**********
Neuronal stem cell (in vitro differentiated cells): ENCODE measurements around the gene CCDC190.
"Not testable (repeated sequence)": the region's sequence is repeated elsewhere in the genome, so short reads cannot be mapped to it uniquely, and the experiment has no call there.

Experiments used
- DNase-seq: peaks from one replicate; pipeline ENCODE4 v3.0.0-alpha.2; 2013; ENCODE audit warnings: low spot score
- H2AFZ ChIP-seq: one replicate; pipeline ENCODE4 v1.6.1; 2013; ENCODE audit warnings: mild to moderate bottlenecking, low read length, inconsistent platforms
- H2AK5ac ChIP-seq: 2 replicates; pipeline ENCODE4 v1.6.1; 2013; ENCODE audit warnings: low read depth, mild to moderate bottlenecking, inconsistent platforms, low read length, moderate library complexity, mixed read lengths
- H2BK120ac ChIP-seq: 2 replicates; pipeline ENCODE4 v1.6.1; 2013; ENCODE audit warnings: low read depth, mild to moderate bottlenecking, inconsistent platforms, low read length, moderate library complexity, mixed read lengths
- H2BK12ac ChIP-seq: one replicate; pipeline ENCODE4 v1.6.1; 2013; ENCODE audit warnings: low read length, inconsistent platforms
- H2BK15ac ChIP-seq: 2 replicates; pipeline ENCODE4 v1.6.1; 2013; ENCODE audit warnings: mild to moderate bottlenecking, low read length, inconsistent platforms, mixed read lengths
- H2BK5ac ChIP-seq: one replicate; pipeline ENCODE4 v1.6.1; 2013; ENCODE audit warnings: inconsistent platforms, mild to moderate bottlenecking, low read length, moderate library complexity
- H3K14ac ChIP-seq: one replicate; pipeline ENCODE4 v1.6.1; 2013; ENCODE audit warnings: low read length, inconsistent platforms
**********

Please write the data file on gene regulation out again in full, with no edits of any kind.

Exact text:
Neuronal stem cell (in vitro differentiated cells): ENCODE measurements around the gene CCDC190.
"Not testable (repeated sequence)": the region's sequence is repeated elsewhere in the genome, so short reads cannot be mapped to it uniquely, and the experiment has no call there.

Experiments used
- DNase-seq: peaks from one replicate; pipeline ENCODE4 v3.0.0-alpha.2; 2013; ENCODE audit warnings: low spot score
- H2AFZ ChIP-seq: one replicate; pipeline ENCODE4 v1.6.1; 2013; ENCODE audit warnings: mild to moderate bottlenecking, low read length, inconsistent platforms
- H2AK5ac ChIP-seq: 2 replicates; pipeline ENCODE4 v1.6.1; 2013; ENCODE audit warnings: low read depth, mild to moderate bottlenecking, inconsistent platforms, low read length, moderate library complexity, mixed read lengths
- H2BK120ac ChIP-seq: 2 replicates; pipeline ENCODE4 v1.6.1; 2013; ENCODE audit warnings: low read depth, mild to moderate bottlenecking, inconsistent platforms, low read length, moderate library complexity, mixed read lengths
- H2BK12ac ChIP-seq: one replicate; pipeline ENCODE4 v1.6.1; 2013; ENCODE audit warnings: low read length, inconsistent platforms
- H2BK15ac ChIP-seq: 2 replicates; pipeline ENCODE4 v1.6.1; 2013; ENCODE audit warnings: mild to moderate bottlenecking, low read length, inconsistent platforms, mixed read lengths
- H2BK5ac ChIP-seq: one replicate; pipeline ENCODE4 v1.6.1; 2013; ENCODE audit warnings: inconsistent platforms, mild to moderate bottlenecking, low read length, moderate library complexity
- H3K14ac ChIP-seq: one replicate; pipeline ENCODE4 v1.6.1; 2013; ENCODE audit warnings: low read length, inconsistent platforms